We studied the molecular genetics of dormancy-related traits in an F2 family of poplar (Populus) hybrids derived from a cross between a northern genotype of black cottonwood and a southern genotype of eastern cottonwood by mapping quantitative trait loci (QTLs) and candidate genes. Dormancy-related traits included timing of vegetative bud set, fall frost damage, chilling response, timing of vegetative bud flush, and winter survival under field conditions, as well as photoperiodic responses (timing of bud set and number of new leaves) in a warm greenhouse under either a uniform 8-h photoperiod or a naturally shortening photoperiod in the fall. QTL analyses were conducted using a linkage map consisting of AFLP, microsatellite, and candidate gene markers. The candidate genes were chosen because of their potential roles in either photoperiodic perception (PHYB1, PHYB2) or abscisic acid signal transduction (ABI1B, ABI1D, ABI3). Significant QTLs were detected for all dormancy-related traits, except for winter survival, which had a relatively low heritability compared with the other traits. Interestingly, half of the field bud set QTLs did not map near photoperiodic QTLs. This is consistent with the moderate genetic correlation between these traits (0.53 to 0.60) and suggests that genetic differences in photoperiodic responses play only a modest role in explaining genetic differences in the timing of bud set under field conditions. Except for ABI1D, each of the candidate genes tested mapped near one or more of the dormancy-related QTLs. We conclude that molecular markers and QTL analyses can be used to study the genetics of dormancy-related traits, to design more effective breeding programs, and to provide new insights into tree physiology.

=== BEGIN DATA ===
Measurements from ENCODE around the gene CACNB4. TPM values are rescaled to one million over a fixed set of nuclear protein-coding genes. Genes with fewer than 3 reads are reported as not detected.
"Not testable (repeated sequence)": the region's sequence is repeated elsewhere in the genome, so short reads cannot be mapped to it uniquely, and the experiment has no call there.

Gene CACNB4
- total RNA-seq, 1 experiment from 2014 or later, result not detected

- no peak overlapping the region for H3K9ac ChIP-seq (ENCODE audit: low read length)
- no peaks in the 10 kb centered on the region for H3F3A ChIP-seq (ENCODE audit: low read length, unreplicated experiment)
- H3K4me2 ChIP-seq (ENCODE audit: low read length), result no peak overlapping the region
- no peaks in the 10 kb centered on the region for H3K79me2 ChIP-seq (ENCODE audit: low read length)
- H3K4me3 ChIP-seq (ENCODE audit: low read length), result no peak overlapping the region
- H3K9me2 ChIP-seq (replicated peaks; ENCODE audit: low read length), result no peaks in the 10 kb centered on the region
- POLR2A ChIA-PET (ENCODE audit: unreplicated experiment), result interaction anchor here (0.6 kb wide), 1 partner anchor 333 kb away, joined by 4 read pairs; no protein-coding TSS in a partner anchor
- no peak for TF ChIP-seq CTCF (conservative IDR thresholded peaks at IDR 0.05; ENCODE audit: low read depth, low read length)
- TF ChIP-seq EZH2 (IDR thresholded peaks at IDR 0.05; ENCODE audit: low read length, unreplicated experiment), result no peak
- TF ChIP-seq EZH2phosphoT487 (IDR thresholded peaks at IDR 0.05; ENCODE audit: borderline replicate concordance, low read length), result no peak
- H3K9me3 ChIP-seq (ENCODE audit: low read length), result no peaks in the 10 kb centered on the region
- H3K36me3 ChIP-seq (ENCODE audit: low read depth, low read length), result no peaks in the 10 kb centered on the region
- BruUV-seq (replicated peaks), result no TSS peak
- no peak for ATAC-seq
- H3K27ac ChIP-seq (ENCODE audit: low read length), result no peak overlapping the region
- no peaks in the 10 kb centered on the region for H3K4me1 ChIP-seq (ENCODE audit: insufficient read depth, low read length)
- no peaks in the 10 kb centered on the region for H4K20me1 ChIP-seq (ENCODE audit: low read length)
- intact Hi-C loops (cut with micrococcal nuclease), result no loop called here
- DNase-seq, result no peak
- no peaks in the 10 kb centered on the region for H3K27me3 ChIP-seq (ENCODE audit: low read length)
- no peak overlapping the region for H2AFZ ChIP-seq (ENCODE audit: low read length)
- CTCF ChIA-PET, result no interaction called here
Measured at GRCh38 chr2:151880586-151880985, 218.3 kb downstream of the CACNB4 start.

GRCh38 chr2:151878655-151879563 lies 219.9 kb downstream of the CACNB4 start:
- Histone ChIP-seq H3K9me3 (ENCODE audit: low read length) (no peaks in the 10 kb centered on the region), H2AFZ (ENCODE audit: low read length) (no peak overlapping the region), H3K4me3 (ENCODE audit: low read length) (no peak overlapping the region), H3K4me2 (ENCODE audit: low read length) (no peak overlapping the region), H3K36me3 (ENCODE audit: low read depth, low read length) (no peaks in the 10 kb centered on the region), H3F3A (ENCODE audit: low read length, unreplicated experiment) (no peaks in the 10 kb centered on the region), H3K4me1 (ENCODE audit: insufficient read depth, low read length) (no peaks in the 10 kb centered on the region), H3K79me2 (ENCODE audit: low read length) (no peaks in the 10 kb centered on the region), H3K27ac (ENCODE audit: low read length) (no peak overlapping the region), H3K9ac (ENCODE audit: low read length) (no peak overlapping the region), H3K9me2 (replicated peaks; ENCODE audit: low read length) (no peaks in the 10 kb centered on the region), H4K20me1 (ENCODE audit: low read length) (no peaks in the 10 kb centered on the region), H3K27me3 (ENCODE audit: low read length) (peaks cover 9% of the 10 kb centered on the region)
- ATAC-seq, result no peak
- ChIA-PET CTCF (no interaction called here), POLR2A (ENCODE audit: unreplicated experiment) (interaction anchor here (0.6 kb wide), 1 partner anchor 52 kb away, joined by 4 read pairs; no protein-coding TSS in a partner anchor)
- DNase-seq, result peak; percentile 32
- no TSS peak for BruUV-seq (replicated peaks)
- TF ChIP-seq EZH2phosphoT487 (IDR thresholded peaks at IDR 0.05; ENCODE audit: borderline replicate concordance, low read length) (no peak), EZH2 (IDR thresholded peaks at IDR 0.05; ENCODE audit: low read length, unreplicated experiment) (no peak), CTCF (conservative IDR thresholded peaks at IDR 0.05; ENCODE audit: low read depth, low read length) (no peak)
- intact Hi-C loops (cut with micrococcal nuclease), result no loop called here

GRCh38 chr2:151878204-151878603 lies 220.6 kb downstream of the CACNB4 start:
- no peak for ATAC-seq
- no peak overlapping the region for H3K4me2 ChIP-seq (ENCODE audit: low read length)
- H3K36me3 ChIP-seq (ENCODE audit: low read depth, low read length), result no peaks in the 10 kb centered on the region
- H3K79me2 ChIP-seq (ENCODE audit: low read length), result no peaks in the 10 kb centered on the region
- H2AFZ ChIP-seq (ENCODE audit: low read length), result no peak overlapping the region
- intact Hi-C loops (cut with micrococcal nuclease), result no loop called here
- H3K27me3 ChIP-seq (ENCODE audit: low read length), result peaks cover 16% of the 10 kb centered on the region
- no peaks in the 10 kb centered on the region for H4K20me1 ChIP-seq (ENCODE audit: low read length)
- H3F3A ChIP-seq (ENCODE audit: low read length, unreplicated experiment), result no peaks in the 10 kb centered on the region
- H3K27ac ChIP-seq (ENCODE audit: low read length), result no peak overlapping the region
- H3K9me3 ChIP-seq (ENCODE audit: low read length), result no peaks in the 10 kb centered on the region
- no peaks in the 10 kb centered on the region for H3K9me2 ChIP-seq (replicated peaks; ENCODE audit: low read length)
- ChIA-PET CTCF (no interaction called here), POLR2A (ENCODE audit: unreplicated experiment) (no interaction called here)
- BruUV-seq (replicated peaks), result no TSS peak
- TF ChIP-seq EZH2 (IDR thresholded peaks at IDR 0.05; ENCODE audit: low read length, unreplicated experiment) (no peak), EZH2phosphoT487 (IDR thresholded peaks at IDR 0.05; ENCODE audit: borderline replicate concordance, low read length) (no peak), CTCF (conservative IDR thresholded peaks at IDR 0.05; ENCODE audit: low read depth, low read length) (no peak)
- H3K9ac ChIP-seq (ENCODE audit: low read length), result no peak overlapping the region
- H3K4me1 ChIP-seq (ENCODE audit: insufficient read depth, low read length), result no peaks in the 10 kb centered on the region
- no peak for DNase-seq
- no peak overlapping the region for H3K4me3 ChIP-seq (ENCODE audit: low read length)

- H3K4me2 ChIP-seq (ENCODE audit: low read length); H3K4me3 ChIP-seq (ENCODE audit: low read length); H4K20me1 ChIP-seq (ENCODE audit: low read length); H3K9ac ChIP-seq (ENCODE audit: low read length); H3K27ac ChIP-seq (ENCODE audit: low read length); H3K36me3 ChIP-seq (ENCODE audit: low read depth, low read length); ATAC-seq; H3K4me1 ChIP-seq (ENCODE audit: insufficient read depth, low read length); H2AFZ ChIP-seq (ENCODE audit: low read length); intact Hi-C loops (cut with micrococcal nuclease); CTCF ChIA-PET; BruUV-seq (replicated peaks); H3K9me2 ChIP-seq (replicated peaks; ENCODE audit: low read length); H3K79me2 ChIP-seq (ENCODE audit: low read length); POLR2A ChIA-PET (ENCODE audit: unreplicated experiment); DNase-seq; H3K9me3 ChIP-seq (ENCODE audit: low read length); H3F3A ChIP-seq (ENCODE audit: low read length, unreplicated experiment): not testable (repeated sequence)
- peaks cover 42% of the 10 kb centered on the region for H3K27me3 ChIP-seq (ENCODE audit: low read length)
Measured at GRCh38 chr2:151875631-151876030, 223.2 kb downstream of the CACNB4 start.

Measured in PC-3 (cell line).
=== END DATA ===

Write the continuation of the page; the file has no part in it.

Nomenclature: Black cottonwood, Populus trichocarpa Torr. & Gray; eastern cottonwood, Populus deltoides Bartr. Ex Marsh.